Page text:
Anyone who has ever seen Disney’s “Hercules” knows the other principal denizens of the underworld, the Fates. These all-knowing goddesses are constantly watching and manipulating lives both above and below the ground. Here, played by the animated trio of Belén Moyano, Bex Odorisio, and Shea Renne, the Fates are simply amusing themselves, inserting their two cents whenever they feel the desire, as in the wonderful “When the Chips Are Down.” In their constant interfering with the humans (and their souls), they are almost more frightening than Hades, who at least is generally aloof. Moyano, Odorisio, and Renne have as much fun with their characters as Marable does with hers, and the four of them make for much of the play’s humor as they prove beyond a doubt that scary can be fun.

A lively, talented group of musicians led by conductor Cody Owen Stine (and featuring frequent flourishes from Audrey Ochoa’s trombone) is situated directly on Rachel Hauck’s massive but surprising set, which is beautifully lit by Bradley King. A shoutout is due also to costume designer Michael Krass for all of his inventive work here…but especially for the detailed workers’ uniforms worn by the souls in Hadestown as they build their wall.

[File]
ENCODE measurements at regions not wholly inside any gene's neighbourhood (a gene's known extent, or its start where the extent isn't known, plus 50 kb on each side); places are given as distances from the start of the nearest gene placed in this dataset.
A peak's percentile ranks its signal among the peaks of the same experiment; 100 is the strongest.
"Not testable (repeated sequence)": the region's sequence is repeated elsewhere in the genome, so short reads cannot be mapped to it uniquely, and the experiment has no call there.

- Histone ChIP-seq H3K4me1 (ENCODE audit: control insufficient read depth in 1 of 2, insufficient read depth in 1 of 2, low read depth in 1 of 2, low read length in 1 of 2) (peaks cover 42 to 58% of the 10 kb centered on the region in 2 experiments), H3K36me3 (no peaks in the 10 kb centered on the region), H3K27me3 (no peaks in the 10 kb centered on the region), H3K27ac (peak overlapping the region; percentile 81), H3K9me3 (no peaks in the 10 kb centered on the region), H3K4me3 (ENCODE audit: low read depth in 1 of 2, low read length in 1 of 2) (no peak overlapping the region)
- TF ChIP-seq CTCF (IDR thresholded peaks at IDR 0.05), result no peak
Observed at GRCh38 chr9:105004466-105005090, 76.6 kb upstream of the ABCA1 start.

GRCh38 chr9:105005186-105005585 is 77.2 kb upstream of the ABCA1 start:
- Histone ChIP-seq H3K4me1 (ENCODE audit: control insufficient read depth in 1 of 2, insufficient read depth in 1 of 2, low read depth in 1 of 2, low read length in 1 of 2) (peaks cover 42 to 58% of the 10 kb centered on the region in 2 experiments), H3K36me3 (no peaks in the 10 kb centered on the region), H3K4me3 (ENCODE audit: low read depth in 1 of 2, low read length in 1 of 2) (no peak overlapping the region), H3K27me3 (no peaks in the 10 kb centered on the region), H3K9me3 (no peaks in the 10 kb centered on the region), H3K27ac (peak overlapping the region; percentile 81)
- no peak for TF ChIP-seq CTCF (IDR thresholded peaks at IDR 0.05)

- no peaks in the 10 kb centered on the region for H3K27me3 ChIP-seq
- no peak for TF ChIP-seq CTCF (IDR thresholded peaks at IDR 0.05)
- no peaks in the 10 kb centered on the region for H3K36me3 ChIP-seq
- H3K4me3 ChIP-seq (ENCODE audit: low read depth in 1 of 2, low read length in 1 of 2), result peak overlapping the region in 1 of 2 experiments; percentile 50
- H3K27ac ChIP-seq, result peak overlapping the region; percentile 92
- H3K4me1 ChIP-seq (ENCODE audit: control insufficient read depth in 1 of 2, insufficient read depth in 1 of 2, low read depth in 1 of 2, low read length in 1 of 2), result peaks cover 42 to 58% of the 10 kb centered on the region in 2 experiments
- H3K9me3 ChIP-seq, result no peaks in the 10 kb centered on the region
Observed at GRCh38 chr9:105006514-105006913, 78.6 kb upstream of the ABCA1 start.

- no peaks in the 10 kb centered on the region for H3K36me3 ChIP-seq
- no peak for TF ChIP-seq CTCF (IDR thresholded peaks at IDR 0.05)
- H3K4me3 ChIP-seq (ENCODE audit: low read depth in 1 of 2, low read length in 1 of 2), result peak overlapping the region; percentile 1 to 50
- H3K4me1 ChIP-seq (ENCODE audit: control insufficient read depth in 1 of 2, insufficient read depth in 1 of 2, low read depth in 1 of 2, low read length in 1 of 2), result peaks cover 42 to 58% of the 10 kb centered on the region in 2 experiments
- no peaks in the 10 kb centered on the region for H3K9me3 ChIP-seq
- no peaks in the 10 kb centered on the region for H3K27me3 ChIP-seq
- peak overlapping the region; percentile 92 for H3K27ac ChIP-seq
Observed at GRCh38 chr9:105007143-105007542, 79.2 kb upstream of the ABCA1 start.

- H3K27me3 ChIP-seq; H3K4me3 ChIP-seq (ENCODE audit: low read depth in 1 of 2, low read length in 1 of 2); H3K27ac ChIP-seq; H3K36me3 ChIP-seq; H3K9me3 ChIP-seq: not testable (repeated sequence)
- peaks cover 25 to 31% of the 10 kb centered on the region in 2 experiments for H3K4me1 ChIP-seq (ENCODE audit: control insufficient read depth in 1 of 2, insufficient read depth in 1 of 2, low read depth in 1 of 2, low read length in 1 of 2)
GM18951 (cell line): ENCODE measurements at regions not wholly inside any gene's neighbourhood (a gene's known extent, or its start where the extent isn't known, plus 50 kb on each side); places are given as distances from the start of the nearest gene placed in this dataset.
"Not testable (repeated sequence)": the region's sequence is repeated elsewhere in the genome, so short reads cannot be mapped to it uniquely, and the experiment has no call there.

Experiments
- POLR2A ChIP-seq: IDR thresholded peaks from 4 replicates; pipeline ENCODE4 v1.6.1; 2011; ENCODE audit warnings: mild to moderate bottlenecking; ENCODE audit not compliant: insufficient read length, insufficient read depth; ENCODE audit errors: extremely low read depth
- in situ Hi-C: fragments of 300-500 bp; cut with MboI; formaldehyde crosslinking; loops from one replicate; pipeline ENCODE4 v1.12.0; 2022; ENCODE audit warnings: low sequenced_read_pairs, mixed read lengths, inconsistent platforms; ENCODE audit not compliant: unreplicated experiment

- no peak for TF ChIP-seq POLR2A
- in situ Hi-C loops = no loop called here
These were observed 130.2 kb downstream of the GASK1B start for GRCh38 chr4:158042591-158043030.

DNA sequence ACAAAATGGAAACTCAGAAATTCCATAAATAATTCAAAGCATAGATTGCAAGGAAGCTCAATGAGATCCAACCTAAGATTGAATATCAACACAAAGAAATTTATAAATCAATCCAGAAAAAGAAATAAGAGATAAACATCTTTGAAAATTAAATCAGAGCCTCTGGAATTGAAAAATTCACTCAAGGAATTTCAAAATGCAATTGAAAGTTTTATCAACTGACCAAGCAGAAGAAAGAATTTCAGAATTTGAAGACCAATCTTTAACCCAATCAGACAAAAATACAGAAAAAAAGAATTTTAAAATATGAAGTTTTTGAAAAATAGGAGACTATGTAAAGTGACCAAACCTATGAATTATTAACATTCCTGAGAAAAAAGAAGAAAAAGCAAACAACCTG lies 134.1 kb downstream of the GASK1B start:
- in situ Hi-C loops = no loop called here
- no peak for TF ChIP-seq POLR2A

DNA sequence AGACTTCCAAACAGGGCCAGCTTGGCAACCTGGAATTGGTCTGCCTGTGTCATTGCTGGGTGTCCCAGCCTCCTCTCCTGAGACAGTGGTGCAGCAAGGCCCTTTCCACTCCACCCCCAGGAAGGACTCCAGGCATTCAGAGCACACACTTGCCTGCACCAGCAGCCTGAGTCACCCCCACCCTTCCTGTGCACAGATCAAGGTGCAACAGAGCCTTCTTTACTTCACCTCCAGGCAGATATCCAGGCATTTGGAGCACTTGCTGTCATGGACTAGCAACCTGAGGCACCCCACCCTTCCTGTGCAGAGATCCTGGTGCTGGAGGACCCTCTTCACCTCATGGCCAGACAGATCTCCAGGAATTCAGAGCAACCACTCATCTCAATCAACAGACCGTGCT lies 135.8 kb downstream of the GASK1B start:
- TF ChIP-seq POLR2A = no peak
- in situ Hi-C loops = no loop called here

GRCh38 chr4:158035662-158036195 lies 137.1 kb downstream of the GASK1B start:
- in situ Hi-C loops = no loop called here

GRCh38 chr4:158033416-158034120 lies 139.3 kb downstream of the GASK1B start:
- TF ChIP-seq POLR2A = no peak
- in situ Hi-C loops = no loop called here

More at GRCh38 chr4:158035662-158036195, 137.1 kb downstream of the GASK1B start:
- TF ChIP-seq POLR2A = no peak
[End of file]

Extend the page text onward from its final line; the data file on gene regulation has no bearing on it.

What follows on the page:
Despite the sadness of its central story, Hadestown strives to be uplifting and positive. After all, Hermes says, we humans do keep trying again and again to get things right, and maybe…just maybe…Orpheus and Euridyce may end up happy at some point.

Hadestown is playing at the CIBC Theatre on Monroe St. through March 13. Tickets are available at Ticketmaster.